Research: Hurricanes and Global Warming

In the recent years there has been a focus on hurricanes because they have gradually gotten stronger in the past years. Scientists became more alarmed during the latest hurricane seasons because they believe they have seen the effects of the global temperatures on hurricanes. In recent years hurricanes ravaged the earth breaking records all around the world. Japan broke its previous record of 6 typhoons with 10 in 2004(Thirteenth 2005). Before the 2005 hurricane season there had never been record of a hurricane in the South Atlantic Ocean, but on that year Brazil encountered its first hurricane.

Also in 2005, the US saw its largest number of named storms, 27, the largest number of hurricanes, 14, and it has been the only year with three category 5 hurricanes (Anthems 2006). Because Of these over the top records, numerous researchers have studied hurricanes more closely and many believe that as the temperature of the Earth increases the temperature of the oceans will raise producing more hurricanes that are more powerful and destructive.

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The number or of hurricanes and their intensity is very important to society because they are the costliest natural disasters in the United States and also cause the population along the coast has increased (Emanuel 2005). Many of the articles that were published before 2005 are more skeptical about making conclusions about whether hurricanes are linked to global warming or not. These articles focus on the 2004 hurricane season which cost the US more than $40 billion according to the National Hurricane Center (Apelike 2005).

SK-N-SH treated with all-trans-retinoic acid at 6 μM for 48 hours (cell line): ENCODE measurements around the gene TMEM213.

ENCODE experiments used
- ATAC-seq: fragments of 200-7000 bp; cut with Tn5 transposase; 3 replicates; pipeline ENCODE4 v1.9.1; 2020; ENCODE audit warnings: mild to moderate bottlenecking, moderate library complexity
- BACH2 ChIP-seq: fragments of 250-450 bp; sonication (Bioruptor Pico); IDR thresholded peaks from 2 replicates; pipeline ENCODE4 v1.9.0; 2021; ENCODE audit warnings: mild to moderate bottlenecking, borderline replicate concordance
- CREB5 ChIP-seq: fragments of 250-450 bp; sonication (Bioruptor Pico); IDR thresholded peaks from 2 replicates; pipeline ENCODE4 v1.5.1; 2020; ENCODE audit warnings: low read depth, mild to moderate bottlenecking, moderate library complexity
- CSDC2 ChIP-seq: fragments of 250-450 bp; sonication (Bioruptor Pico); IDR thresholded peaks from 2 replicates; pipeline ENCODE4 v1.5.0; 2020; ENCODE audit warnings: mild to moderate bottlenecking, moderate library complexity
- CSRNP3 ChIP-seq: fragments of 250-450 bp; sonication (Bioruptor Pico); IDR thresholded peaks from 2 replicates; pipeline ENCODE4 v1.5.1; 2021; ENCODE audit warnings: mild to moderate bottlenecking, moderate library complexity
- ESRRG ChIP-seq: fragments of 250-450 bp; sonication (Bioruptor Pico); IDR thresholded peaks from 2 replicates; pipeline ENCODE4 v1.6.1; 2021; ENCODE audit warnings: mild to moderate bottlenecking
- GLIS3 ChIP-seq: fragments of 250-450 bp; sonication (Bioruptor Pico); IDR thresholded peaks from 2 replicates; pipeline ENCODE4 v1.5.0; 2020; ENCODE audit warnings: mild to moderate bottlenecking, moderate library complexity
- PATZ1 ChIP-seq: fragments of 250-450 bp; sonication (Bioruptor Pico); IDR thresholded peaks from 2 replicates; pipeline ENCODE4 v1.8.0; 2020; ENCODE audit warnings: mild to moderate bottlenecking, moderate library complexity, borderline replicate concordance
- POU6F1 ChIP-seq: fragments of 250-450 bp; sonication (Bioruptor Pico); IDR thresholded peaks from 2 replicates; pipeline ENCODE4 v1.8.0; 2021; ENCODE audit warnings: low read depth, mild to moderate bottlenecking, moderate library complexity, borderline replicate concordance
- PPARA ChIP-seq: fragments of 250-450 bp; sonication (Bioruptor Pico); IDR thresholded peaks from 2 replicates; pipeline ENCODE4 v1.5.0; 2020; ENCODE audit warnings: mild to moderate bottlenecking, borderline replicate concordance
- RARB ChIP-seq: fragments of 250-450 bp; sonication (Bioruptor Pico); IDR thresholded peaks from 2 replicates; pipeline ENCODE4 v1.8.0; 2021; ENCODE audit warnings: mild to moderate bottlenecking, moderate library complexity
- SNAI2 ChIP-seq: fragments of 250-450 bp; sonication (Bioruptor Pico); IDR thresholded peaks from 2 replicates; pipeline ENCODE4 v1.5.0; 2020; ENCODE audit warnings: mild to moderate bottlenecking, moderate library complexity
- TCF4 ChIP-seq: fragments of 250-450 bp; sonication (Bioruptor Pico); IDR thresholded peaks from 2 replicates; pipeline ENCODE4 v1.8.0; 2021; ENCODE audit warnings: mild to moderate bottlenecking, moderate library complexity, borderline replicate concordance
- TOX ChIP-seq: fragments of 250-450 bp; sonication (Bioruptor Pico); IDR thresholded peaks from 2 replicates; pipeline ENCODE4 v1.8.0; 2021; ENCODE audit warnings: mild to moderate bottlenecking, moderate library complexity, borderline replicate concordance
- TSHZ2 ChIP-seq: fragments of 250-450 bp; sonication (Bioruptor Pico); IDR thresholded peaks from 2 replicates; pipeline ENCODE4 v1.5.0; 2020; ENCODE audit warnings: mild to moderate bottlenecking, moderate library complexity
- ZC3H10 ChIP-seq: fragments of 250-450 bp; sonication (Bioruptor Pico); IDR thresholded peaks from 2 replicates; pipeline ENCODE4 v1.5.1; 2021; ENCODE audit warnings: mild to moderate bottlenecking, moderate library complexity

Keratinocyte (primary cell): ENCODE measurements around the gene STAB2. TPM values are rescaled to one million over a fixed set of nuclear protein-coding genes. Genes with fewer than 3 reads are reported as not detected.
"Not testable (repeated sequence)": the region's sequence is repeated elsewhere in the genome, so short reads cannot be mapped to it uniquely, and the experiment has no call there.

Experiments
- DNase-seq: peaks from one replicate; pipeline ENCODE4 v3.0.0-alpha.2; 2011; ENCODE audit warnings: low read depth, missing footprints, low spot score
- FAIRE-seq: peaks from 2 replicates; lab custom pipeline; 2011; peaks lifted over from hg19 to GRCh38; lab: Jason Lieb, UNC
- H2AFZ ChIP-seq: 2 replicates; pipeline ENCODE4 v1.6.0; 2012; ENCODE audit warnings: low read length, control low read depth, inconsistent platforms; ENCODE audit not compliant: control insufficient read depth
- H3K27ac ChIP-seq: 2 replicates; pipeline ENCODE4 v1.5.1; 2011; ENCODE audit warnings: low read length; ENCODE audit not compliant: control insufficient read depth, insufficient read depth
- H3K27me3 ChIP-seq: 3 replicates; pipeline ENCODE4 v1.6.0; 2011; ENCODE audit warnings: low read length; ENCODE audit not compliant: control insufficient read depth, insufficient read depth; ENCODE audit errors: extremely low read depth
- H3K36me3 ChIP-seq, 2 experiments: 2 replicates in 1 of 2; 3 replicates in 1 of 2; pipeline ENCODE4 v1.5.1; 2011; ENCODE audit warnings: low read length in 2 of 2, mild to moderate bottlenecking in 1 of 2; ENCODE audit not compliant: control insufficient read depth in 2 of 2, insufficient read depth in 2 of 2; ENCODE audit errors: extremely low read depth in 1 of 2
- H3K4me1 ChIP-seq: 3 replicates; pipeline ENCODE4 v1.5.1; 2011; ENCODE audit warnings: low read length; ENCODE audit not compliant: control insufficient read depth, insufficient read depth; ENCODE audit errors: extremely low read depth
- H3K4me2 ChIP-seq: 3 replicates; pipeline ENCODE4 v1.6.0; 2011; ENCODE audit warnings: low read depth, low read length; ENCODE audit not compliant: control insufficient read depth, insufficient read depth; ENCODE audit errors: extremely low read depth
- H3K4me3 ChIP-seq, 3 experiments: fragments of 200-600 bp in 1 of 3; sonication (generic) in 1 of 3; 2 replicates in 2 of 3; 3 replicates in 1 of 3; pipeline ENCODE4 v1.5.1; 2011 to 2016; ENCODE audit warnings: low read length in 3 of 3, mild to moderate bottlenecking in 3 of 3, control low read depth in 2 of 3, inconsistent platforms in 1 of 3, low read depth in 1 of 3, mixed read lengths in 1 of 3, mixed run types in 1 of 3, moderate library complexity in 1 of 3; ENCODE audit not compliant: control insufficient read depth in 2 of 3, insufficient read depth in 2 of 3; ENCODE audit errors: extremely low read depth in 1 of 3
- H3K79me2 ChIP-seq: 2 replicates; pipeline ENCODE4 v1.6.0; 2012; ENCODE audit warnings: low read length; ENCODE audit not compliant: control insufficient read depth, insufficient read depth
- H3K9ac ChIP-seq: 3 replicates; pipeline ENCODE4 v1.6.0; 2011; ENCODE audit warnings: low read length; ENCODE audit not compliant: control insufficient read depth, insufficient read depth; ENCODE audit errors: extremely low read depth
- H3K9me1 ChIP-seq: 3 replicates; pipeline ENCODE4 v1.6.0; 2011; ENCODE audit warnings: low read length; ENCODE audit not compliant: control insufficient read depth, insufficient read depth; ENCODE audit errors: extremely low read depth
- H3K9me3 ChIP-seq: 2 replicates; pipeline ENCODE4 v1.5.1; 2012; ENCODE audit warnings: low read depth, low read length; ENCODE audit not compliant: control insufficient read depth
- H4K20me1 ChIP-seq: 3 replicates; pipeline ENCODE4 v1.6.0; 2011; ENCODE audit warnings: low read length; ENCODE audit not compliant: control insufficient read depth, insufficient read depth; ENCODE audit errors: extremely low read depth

Those articles that were published after 2005 agree that there is a linkage between rising sea surface temperatures and hurricanes but they do not know what the linkage is yet. Several of the journals include the major ocean basins where hurricanes are formed which are: North Atlantic Ocean, West Pacific Ocean, East Pacific Ocean, Southwest Pacific Ocean, North Indian Ocean, and the South Indian Ocean (Webster et al. 2005).

On the other hand, several other journals decide to focus more on the specific regions of, for example, Emanuel studies of 2005 & 2007. In all the studies they mention sea surface temperatures and how they are have been on the rise for the past several years. In Figure 1 from Webster et al. Graphs the summer sea reface temperatures of the six major oceans basins where hurricanes occur. All of the lines in the graph have been rising since 1995 except for the East Pacific which dipped in 1995 but started to rise again in 2000.